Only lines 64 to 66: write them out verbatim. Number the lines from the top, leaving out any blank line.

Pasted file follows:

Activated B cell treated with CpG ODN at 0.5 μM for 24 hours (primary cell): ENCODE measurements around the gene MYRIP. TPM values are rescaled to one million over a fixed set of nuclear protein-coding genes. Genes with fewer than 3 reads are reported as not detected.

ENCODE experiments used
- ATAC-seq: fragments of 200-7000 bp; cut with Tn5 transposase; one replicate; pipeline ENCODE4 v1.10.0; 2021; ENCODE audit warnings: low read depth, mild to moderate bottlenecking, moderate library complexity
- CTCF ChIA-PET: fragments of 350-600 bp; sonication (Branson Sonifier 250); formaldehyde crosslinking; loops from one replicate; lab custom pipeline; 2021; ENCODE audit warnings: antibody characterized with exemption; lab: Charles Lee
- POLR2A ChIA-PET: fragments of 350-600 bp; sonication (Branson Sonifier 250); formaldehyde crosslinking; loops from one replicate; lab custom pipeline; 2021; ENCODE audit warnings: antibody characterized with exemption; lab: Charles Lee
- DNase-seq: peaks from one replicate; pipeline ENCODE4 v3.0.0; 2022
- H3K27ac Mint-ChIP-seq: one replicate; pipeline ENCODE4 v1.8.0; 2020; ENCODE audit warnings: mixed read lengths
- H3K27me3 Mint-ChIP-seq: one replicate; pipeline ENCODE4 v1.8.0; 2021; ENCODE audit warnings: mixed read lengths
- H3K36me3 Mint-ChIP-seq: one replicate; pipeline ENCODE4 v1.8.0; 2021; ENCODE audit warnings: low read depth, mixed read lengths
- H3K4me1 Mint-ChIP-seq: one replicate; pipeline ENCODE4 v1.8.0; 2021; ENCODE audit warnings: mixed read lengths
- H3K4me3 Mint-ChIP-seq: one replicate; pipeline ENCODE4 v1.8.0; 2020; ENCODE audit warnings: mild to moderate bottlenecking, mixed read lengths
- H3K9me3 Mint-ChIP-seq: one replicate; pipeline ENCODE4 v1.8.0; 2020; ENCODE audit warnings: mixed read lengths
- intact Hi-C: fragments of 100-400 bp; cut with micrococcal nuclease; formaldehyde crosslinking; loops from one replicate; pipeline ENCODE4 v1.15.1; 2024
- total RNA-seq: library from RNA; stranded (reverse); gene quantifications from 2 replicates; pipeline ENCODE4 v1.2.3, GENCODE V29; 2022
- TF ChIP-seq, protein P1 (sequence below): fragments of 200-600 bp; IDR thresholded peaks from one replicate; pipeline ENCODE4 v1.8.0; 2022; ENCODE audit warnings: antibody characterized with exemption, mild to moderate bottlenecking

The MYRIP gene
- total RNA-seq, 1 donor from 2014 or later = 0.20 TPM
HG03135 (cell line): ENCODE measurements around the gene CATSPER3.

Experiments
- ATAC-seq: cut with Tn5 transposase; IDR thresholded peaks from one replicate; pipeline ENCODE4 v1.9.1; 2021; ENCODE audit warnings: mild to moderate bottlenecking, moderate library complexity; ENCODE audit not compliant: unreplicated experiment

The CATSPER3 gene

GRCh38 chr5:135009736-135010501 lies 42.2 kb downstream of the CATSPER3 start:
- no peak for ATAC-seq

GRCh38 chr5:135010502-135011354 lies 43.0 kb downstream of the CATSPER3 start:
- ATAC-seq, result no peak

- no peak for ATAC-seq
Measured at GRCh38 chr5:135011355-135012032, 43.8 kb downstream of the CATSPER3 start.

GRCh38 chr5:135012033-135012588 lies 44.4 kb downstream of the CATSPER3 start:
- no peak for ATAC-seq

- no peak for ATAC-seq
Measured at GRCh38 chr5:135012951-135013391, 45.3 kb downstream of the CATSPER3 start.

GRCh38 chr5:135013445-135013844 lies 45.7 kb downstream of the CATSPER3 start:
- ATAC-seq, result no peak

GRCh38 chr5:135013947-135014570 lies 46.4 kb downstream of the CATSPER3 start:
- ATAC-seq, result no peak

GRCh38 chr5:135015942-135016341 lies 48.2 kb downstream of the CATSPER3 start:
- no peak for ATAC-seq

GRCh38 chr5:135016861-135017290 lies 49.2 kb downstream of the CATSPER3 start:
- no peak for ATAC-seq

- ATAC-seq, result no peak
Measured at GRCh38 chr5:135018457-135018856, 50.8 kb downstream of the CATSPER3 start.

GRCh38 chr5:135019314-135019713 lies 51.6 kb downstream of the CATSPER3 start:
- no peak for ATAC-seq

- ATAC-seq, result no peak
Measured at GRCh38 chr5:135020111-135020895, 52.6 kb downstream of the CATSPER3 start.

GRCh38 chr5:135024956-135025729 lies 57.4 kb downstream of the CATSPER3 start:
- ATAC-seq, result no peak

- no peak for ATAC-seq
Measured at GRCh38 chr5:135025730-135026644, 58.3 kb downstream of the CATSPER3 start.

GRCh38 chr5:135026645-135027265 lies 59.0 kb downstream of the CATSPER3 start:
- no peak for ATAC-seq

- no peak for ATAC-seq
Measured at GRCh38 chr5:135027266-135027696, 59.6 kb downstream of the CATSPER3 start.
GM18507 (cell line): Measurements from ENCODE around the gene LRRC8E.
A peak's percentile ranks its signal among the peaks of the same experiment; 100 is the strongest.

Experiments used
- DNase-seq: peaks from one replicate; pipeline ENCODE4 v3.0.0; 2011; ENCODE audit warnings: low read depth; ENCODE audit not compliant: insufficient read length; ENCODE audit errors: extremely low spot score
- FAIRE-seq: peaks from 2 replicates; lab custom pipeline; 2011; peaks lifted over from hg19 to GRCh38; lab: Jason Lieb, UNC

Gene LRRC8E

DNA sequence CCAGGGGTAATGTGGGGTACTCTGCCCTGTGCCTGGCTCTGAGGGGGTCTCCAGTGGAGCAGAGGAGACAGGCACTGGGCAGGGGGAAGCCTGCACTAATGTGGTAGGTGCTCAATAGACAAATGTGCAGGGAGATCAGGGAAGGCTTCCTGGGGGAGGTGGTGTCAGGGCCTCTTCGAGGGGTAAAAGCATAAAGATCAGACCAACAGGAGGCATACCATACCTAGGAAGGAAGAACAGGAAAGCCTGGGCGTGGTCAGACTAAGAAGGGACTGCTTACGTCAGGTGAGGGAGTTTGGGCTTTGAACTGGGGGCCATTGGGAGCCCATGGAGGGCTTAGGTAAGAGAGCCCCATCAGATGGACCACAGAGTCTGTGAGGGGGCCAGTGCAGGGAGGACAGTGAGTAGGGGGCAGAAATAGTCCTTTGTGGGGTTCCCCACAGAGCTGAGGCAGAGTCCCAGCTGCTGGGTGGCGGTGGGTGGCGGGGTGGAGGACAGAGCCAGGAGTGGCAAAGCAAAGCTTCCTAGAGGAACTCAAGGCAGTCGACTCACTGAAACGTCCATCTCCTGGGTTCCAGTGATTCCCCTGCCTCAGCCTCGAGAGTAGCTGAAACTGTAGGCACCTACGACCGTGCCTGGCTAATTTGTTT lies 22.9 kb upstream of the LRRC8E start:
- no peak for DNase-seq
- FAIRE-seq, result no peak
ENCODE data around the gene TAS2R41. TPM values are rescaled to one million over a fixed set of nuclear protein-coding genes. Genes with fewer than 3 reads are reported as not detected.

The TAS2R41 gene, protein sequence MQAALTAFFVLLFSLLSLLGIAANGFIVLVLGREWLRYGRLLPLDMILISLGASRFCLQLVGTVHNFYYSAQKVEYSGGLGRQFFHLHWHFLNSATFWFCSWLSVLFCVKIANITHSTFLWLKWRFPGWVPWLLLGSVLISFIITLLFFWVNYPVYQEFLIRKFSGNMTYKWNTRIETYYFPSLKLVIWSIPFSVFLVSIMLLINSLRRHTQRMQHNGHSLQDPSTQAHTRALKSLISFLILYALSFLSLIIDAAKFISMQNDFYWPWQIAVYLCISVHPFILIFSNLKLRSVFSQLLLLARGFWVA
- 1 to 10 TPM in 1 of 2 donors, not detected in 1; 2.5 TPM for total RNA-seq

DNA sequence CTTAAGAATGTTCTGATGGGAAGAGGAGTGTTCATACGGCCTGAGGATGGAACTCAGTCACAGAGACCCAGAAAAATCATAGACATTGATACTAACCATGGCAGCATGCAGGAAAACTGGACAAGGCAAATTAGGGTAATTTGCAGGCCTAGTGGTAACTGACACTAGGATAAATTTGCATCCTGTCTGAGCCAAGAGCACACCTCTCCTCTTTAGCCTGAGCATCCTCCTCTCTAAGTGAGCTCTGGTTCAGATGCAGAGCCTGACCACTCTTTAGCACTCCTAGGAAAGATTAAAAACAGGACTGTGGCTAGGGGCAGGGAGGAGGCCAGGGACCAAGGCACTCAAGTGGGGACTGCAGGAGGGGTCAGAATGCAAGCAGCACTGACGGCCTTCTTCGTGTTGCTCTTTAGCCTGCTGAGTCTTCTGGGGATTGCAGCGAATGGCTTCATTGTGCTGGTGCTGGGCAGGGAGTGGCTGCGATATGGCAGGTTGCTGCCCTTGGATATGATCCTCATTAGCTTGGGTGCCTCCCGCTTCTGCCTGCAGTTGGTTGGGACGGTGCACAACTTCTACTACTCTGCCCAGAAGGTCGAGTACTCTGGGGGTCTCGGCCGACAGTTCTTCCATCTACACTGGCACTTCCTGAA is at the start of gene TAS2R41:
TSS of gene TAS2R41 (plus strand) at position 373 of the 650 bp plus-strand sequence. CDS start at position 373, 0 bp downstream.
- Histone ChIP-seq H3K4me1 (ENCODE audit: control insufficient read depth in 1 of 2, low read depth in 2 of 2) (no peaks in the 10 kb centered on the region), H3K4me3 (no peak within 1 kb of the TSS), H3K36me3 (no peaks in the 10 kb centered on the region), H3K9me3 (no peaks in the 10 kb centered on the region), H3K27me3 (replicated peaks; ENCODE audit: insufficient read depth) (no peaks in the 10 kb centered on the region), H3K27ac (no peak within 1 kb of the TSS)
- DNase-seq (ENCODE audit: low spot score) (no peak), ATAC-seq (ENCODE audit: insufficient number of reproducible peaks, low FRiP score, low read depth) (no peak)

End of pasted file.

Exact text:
The TAS2R41 gene, protein sequence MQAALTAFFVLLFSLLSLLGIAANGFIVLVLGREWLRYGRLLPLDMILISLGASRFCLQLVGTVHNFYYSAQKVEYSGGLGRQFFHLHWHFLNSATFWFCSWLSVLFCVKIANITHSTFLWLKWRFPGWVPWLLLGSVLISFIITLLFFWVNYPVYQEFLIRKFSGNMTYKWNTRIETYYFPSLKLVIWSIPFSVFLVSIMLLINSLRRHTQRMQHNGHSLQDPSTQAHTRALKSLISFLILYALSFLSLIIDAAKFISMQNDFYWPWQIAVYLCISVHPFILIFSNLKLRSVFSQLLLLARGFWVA
- 1 to 10 TPM in 1 of 2 donors, not detected in 1; 2.5 TPM for total RNA-seq

DNA sequence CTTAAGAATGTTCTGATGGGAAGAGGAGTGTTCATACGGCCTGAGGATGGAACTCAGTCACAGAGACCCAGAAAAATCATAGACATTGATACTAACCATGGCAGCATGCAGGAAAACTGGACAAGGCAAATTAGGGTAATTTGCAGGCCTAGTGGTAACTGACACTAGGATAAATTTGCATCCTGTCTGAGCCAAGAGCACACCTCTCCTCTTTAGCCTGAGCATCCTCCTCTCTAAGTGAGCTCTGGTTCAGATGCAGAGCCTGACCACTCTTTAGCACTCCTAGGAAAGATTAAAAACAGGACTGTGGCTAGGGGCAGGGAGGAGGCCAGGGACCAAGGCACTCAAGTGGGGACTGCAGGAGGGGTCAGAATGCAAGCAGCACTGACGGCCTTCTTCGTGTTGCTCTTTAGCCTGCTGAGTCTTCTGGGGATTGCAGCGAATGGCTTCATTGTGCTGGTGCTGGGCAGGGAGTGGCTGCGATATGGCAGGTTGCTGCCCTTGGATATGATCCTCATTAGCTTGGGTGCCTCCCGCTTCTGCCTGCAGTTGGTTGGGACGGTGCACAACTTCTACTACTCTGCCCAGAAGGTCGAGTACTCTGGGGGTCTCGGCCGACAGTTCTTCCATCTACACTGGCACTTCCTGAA is at the start of gene TAS2R41: